After the war, Alice’s family moved to Pocatello, Idaho, because they’d heard that white farmers would hire Japanese.  Now 12, Alice became friends with Sally at school, a white girl who was Nazarene.

Sally invited Alice to come sleep at her house one Saturday night and attend church with her on Sunday.  Alice asked her mom if it was OK.  “No,” her mother said. “You have a bed here. Why would go you sleep somewhere else?”

Alice said, “Mama, she is my Christian friend.”

“Then you may go,” her mother said.

Alice loved that first day going to church. She began to go every Sunday with Sally and her family. Eventually, Nishioka said, she was baptized and received Christ as Lord and Savior.

When the family moved to Hayward, Calif., Alice found the San Lorenzo Japanese Christian Church. She took Harry with her and eventually their little sister, Helen. Then her parents started going. Eventually all of them became members.

When Alice started attending community college, she worked at the church as a secretary.  An intern, Richard, from Berkeley Baptist Divinity School came to work at the church. Alice remembers this tall man was good looking, but also recalls him being a little too impressed with himself.

Richard thought Alice was beautiful and smart, and asked her out on date. She declined, but to his credit, Nishioka said, Richard was persistent.  Eventually they fell in love, married and had four sons together.  One is an optometrist in Los Angeles. One just retired as an air traffic controller in Honolulu. One works with immigrant families for a non-profit agency in Seattle.

The Rev. Dr. Rodger Nishioka was the preacher during the Presbtyerian Association of Musicians conference in Montreat, N.C. (Photo by Paul Seebeck)

“And one,” Nishioka said, “has the great honor of preaching from the platform of the Montreat Conference Center, at this music and worship conference.”

“I am standing here, because of one Quaker woman and a tray of sandwiches, fruit and juice.”

When Nishioka goes to heaven he can’t wait to meet the woman, say a word of thanks and ask her this question: “How did you have the audacity and courage to act, when the rest of the country was convinced that my mother, at 9 years old, was not to be trusted?”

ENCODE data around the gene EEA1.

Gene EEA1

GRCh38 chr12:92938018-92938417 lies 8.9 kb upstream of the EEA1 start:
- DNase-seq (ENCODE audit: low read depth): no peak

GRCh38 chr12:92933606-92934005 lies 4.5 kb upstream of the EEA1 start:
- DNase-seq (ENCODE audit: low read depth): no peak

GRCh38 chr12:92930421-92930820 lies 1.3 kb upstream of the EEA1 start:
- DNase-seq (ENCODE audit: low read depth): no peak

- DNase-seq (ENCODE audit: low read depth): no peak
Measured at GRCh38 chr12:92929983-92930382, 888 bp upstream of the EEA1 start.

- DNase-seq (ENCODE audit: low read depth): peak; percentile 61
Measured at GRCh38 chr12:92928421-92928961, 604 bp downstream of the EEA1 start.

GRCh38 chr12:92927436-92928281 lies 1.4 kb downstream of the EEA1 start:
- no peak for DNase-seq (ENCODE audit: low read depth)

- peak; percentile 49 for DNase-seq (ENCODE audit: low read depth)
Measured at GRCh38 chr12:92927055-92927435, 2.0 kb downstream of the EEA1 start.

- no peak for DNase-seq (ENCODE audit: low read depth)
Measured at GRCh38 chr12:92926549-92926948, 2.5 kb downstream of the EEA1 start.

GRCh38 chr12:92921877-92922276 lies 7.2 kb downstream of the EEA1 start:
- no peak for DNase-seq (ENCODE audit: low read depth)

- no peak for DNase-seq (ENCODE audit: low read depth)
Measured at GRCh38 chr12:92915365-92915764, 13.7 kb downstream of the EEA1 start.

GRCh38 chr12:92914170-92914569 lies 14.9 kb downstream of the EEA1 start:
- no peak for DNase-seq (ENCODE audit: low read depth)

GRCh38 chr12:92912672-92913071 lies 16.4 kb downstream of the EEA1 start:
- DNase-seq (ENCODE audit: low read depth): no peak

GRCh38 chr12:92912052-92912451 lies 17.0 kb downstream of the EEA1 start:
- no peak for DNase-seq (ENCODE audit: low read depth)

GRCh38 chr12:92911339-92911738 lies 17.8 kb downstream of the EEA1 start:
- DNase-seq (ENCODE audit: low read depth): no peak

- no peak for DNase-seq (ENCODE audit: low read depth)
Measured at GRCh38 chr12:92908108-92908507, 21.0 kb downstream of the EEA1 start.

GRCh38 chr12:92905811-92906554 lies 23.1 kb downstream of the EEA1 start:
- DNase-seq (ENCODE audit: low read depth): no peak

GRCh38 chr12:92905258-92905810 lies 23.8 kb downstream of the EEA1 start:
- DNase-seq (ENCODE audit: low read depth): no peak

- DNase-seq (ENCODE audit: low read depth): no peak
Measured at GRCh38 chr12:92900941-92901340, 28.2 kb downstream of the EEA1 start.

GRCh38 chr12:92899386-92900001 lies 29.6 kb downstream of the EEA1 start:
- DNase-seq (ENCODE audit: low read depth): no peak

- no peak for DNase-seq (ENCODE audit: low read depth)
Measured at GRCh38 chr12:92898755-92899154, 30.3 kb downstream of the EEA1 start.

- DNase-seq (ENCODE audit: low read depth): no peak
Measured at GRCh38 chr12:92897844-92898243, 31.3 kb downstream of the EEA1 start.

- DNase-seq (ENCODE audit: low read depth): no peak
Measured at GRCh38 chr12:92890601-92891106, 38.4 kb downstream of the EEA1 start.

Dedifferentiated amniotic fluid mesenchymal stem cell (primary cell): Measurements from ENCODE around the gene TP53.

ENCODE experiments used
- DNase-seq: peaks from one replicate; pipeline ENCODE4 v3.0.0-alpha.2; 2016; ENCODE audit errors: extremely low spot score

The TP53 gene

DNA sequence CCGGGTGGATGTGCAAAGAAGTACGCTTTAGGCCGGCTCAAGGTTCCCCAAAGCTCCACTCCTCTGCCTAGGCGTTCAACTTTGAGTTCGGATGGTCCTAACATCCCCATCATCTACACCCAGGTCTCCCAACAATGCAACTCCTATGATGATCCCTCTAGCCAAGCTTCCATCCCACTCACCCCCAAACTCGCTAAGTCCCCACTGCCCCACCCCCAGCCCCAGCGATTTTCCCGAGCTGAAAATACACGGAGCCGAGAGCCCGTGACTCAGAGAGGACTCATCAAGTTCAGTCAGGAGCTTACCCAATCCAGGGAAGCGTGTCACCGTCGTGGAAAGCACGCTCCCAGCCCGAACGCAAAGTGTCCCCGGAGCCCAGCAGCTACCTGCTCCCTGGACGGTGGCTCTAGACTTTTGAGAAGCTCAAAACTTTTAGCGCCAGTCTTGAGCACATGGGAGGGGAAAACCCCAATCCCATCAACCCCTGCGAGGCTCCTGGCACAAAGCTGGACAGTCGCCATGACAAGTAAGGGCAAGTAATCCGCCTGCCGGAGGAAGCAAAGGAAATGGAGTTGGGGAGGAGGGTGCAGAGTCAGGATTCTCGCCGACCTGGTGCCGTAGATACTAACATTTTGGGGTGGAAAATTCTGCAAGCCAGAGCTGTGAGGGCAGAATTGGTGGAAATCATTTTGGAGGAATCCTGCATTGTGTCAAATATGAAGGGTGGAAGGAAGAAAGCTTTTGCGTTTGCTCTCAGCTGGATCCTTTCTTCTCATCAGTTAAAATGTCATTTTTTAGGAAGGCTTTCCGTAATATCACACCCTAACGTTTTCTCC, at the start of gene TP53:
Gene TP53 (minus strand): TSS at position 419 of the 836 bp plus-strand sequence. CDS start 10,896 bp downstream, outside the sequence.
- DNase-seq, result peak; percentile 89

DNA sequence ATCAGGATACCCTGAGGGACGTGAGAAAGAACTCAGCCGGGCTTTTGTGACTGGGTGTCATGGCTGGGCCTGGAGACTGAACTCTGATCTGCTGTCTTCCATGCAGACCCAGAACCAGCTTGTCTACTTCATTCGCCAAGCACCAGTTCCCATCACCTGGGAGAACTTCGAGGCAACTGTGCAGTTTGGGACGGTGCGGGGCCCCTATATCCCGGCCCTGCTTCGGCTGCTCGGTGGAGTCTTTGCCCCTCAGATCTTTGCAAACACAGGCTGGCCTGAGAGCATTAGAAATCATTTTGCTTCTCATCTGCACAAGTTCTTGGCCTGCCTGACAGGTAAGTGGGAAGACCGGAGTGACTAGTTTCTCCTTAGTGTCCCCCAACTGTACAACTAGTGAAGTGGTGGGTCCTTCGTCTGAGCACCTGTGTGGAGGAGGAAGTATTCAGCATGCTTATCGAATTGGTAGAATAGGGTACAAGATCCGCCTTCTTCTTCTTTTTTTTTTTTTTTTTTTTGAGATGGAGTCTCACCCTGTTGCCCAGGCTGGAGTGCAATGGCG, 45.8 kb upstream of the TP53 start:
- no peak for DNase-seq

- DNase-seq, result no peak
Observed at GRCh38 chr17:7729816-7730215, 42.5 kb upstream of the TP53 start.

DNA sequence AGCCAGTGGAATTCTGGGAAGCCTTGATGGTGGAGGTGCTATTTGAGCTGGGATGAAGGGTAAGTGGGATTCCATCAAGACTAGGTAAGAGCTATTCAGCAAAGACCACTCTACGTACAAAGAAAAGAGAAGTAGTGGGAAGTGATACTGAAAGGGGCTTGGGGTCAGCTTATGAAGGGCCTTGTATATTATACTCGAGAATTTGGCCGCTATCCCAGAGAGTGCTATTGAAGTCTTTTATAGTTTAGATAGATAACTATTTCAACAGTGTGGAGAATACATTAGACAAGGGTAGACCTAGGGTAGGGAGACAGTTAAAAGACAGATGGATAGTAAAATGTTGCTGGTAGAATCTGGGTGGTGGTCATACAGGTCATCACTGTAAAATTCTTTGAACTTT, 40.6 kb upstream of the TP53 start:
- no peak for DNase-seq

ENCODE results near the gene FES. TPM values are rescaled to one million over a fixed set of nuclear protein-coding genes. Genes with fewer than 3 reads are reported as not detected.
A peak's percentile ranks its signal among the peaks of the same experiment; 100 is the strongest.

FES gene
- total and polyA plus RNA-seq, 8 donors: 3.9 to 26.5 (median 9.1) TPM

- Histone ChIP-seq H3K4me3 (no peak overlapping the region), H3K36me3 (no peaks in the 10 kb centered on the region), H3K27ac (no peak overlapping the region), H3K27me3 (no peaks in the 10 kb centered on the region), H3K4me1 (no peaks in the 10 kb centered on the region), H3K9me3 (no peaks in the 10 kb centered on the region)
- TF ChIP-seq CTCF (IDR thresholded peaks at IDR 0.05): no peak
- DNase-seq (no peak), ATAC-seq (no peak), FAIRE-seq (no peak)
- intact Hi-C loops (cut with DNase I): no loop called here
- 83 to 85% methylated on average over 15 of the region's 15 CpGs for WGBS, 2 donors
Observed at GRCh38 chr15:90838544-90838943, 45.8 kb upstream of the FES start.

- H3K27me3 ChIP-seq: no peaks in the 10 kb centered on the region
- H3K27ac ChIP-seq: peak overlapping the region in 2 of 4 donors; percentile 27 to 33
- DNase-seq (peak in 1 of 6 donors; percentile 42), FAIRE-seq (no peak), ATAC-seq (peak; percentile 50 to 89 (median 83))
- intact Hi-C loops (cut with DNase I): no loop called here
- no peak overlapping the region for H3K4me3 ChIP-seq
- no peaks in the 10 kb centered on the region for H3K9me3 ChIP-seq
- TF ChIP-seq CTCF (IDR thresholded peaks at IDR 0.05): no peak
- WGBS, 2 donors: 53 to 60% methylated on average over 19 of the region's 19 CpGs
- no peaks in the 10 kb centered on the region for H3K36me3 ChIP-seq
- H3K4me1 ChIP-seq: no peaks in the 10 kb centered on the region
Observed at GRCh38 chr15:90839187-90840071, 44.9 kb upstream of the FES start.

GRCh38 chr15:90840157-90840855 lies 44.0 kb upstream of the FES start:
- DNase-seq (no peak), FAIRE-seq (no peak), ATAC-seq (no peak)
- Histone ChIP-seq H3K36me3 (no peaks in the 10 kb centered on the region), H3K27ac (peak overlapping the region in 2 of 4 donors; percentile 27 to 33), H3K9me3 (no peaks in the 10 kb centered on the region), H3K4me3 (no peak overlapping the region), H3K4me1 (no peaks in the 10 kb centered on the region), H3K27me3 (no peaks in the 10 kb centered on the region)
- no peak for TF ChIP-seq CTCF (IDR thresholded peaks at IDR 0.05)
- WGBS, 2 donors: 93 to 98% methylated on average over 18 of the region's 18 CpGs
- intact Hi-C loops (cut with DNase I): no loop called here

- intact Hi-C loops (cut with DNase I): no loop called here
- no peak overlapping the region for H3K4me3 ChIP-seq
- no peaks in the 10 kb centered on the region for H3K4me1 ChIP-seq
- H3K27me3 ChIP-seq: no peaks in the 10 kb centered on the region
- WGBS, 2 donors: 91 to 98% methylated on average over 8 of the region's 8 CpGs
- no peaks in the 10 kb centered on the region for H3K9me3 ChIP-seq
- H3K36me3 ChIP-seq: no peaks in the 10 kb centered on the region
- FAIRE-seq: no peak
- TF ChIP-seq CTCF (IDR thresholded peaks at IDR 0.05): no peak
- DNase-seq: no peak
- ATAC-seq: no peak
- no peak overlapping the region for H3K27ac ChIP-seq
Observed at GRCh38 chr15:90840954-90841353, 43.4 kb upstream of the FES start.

Nishioka told his family story while preaching from Matthew 15:21-28, where the community of people for whom Jesus had been sent was expanded by a Canaanite woman. She’d come to him asking for healing of her daughter, but initially Jesus referred to her and her people as dogs.

“It was a despicable, racist thing for our Lord to say,” Nishioka said.  But because of the woman’s persistent courage to seek justice, Jesus moved beyond the status quo. At first, he’d told the woman that he came only for the Jews.

“Peace,” Nishioka said, “is not the absence of status quo, but it is the courage to seek justice.”

“How dare you sit there and think you don’t have the ability to effect justice and bring peace into the world?” Nishioka said. “It took just one woman — with a tray of sandwiches, pieces of fruit and juice — to transform a whole series of lives.”

The two-week PAM conference, which was attended by a total of 1,430 people, concludes Friday evening with a concert.  The conference theme, “Not as the World Gives,” is based on a verse from Jesus’ Farewell Discourse, John 14:27 , where Jesus says to his disciples, “Peace I leave with you; my peace I give to you. I do not give to you as the world gives. Do not let your hearts be troubled, and do not let them be afraid.”